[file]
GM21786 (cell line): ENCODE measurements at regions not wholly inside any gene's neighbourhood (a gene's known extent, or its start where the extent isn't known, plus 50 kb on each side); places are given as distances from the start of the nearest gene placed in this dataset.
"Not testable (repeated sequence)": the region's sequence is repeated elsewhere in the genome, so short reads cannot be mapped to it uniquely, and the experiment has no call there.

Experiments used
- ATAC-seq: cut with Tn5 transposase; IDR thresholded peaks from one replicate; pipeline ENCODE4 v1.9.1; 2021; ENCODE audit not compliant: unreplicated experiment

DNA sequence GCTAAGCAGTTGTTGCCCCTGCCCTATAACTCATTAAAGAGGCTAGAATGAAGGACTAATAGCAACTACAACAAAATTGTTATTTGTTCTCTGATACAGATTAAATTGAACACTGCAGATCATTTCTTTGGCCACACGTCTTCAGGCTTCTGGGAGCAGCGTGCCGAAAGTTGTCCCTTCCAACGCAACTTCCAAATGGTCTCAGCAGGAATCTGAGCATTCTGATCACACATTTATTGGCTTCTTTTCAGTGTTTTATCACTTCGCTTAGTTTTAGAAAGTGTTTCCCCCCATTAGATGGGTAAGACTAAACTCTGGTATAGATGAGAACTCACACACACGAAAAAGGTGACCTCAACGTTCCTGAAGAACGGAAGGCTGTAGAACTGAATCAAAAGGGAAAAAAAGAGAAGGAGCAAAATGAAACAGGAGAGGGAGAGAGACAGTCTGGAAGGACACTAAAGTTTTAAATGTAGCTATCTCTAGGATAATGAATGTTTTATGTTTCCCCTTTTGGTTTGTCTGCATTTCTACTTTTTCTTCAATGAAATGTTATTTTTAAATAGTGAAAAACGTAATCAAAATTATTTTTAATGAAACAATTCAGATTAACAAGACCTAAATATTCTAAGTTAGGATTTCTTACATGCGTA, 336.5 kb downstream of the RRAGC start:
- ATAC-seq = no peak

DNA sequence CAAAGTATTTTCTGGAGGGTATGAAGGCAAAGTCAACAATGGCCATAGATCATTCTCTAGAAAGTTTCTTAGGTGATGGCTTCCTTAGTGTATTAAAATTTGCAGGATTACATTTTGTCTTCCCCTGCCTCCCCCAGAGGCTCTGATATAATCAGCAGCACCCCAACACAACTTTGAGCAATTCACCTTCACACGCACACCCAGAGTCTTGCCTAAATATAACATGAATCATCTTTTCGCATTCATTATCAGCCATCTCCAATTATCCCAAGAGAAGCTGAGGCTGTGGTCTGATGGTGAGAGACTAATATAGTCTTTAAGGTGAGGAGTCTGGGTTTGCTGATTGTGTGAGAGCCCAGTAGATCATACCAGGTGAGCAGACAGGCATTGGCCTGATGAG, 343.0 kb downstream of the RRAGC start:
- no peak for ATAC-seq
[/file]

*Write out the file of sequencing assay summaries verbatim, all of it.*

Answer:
GM21786 (cell line): ENCODE measurements at regions not wholly inside any gene's neighbourhood (a gene's known extent, or its start where the extent isn't known, plus 50 kb on each side); places are given as distances from the start of the nearest gene placed in this dataset.
"Not testable (repeated sequence)": the region's sequence is repeated elsewhere in the genome, so short reads cannot be mapped to it uniquely, and the experiment has no call there.

Experiments used
- ATAC-seq: cut with Tn5 transposase; IDR thresholded peaks from one replicate; pipeline ENCODE4 v1.9.1; 2021; ENCODE audit not compliant: unreplicated experiment

DNA sequence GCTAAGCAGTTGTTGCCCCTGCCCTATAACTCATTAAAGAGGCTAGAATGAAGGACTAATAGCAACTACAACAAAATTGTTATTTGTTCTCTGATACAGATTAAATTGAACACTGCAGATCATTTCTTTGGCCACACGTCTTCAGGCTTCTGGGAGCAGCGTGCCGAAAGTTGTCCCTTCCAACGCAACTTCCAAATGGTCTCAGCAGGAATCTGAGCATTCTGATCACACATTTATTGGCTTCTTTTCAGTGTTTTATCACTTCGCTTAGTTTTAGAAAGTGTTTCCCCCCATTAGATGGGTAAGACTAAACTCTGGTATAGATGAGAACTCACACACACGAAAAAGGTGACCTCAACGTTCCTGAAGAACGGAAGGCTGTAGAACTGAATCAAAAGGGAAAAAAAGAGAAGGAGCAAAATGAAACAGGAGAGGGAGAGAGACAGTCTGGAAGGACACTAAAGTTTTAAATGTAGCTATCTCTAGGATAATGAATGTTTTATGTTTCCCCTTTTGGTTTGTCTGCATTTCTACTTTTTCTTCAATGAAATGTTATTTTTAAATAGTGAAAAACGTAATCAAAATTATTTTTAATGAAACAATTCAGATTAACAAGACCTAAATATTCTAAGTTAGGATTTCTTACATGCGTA, 336.5 kb downstream of the RRAGC start:
- ATAC-seq = no peak

DNA sequence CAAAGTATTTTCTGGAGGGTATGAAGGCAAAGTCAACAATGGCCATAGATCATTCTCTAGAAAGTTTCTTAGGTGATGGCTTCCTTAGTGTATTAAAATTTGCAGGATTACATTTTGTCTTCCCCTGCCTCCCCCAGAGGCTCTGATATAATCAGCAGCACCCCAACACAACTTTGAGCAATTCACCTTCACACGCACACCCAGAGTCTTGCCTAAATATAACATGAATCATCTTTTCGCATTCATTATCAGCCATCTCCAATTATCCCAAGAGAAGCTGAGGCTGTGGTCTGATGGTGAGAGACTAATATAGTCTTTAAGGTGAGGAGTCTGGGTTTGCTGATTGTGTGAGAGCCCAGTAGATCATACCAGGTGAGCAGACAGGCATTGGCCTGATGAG, 343.0 kb downstream of the RRAGC start:
- no peak for ATAC-seq